Don’t you think that South Korea would suffer from such pressure and sanctions from the international community if we start nuclear development?

South Korea has the 10th-largest economy in the world. It would be impossible for the international community to apply economic sanctions against us. But since South Korea’s nuclear development would happen with U.S. permission, it wouldn’t be a big problem for the international community.

How can South Korea deal with China’s opposition?

National security is more important than the economy. This is why South Korea has to choose the United States over China. Regarding China’s opposition, there is no other way but to act jointly with the United States. Nuclear armament and overcoming China’s opposition will not be possible unless we stand by the United States and Japan’s side. This is why the termination of the General Security of Military Information Agreement (Gsomia) between Tokyo, which can be considered as a symbol of the partnership among South Korea, the United States and Japan, is a mistake.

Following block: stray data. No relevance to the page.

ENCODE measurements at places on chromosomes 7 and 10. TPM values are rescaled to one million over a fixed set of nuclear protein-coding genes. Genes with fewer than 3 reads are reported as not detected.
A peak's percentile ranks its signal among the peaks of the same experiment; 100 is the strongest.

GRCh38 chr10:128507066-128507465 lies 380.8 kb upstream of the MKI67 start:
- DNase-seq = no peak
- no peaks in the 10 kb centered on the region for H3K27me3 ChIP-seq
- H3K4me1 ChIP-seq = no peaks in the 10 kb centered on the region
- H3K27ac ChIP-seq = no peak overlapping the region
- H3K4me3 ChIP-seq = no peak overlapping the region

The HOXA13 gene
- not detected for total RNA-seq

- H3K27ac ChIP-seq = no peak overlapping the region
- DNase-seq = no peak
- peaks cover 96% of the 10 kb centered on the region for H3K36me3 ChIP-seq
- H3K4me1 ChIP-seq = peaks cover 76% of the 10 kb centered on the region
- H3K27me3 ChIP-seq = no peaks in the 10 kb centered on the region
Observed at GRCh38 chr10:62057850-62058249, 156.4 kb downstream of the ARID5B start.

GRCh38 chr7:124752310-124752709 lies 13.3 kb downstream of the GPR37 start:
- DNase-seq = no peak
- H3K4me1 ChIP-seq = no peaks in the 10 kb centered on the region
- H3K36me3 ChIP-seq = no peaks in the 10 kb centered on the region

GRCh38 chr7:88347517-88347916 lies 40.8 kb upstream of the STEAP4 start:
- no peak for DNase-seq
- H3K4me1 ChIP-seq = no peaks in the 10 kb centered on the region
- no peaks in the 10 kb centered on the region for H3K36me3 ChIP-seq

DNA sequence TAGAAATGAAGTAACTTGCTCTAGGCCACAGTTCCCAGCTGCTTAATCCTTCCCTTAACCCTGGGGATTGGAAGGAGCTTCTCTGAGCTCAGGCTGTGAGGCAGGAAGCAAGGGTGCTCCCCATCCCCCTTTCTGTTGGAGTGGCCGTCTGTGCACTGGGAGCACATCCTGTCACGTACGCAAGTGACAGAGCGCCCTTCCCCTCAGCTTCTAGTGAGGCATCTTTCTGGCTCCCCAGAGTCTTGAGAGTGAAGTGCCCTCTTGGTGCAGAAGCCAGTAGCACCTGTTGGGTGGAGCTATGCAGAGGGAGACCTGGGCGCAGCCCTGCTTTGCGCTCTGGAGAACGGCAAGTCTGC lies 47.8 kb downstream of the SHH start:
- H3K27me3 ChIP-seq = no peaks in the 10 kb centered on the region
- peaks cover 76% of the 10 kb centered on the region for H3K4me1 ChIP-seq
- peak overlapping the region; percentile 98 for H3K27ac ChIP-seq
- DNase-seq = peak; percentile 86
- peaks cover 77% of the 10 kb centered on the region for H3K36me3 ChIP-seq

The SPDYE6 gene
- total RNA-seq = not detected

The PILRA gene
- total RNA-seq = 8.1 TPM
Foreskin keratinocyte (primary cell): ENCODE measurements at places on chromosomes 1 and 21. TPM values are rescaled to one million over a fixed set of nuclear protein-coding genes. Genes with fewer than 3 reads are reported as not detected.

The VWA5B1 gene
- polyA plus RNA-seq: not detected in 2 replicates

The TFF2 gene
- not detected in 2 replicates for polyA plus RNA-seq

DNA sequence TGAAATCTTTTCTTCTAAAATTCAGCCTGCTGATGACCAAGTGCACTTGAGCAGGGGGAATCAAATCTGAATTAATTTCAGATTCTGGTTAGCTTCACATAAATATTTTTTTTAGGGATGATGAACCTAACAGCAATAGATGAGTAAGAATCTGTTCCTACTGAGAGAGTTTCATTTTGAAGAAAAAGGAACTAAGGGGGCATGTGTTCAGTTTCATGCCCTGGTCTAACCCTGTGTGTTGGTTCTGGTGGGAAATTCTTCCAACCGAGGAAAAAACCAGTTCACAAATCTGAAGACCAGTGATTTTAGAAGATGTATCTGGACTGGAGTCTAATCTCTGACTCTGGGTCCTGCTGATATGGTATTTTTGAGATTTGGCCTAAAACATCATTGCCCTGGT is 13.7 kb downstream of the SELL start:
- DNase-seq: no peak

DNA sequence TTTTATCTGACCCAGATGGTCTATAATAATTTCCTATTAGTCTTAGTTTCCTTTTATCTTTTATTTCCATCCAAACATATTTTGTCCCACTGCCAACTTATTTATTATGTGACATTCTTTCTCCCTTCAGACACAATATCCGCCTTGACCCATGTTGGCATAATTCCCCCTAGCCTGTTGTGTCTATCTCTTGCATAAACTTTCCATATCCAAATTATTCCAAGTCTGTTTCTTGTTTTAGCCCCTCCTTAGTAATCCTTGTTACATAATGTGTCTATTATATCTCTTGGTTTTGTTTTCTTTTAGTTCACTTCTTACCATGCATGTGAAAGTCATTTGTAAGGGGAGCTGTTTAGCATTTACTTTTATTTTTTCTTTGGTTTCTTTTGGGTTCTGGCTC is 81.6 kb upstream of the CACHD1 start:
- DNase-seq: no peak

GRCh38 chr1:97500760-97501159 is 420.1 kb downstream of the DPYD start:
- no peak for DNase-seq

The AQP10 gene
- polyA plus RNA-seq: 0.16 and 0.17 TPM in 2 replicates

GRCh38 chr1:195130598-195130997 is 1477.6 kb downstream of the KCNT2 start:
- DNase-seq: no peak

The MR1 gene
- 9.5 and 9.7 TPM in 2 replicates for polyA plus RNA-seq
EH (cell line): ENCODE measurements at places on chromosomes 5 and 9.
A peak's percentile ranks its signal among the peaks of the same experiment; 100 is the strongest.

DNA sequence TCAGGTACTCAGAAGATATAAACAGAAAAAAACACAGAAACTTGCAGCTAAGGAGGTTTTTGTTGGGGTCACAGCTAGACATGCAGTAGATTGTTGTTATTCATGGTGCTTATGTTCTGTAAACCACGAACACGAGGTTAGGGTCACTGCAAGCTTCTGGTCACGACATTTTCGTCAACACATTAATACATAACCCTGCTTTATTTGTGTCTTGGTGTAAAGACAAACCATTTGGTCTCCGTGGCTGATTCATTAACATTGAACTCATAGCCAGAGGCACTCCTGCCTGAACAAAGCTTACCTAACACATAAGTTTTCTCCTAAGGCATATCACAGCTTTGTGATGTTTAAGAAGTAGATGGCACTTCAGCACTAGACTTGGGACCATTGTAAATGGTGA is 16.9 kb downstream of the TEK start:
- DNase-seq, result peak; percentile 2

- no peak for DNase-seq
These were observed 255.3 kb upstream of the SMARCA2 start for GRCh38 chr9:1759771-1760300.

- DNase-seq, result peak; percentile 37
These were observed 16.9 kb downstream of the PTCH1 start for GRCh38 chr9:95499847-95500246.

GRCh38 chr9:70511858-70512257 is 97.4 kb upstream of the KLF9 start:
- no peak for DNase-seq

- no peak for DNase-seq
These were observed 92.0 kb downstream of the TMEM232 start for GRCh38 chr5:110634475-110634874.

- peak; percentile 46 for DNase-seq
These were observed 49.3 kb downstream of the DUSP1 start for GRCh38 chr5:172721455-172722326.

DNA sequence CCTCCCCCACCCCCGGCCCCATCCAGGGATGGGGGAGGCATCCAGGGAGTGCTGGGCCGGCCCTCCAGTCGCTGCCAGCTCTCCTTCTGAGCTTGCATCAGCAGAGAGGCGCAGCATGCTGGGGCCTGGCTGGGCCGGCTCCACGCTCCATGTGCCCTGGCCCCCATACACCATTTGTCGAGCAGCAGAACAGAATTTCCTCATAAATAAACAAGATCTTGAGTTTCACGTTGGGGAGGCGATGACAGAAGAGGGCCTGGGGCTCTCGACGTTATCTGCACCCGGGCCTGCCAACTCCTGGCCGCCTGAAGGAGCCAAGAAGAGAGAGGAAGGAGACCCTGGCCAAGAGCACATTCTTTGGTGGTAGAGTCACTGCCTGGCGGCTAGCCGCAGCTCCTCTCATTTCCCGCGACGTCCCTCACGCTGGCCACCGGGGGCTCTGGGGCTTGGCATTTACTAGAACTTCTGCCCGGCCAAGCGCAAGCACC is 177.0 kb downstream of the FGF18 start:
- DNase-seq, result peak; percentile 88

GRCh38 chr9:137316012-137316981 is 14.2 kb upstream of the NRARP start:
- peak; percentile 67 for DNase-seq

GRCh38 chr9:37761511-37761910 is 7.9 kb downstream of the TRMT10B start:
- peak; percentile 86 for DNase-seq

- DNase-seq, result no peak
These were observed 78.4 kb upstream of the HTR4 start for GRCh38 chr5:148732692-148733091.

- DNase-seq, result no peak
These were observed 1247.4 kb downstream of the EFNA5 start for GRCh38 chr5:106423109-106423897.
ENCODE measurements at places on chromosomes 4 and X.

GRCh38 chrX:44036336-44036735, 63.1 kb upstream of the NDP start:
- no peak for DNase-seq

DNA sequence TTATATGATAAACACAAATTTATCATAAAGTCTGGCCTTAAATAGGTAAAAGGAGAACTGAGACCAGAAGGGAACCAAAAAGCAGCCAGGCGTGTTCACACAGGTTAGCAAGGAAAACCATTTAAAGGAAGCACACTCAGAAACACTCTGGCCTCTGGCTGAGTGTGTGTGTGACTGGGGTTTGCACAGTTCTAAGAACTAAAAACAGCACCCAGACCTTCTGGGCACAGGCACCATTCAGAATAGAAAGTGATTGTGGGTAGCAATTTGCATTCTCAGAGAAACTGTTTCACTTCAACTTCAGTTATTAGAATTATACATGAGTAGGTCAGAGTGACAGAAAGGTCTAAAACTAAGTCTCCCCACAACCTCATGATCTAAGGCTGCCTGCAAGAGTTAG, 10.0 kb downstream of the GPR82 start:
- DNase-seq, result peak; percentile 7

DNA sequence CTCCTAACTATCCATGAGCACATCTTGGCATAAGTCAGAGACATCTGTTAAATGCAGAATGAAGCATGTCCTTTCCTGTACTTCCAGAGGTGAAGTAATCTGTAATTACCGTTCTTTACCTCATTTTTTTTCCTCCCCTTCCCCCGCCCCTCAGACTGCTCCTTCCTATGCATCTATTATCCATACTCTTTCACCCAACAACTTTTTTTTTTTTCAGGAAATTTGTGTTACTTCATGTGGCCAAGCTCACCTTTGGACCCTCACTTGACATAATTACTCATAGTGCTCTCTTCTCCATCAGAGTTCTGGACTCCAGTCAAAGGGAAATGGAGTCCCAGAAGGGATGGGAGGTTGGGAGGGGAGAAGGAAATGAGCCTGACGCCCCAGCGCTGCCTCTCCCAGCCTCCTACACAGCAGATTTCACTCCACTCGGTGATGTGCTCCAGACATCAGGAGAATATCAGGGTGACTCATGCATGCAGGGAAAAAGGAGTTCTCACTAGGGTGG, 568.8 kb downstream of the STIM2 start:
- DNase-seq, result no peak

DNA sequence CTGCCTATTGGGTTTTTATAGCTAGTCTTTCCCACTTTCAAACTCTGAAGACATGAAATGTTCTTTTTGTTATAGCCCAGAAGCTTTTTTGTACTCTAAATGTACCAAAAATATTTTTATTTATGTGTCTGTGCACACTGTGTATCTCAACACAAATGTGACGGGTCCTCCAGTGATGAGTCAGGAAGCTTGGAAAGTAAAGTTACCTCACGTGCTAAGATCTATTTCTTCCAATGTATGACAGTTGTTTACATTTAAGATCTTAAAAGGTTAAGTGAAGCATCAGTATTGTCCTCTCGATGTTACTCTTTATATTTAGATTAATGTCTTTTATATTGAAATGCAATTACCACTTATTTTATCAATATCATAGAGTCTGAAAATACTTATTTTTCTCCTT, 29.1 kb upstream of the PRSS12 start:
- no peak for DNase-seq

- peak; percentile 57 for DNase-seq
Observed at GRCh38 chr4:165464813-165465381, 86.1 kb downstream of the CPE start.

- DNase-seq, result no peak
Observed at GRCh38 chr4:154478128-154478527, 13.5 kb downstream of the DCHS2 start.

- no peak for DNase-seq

Are there any alternatives if nuclear armament is not possible in practice?

The alternatives are either the redeployment of tactical nuclear weapons or NATO’s way of nuclear weapons-sharing. There was a time in the past, when over 900 tactical nuclear weapons were deployed to South Korea, so it is highly probable that the United States would agree to the redeployment of tactical nuclear weapons. If NATO’s way is employed, South Korea and Japan would borrow tactical nuclear weapons placed in Guam, a U.S. territory in the Western Pacific, on a long-term basis. If that were to happen, South Korea, the United States and Japan would organize a nuclear planning group; share information on nuclear weapons and strategies to manage and use those; and carry out combined military exercises altogether. However, the United States will have the power to make the final decision.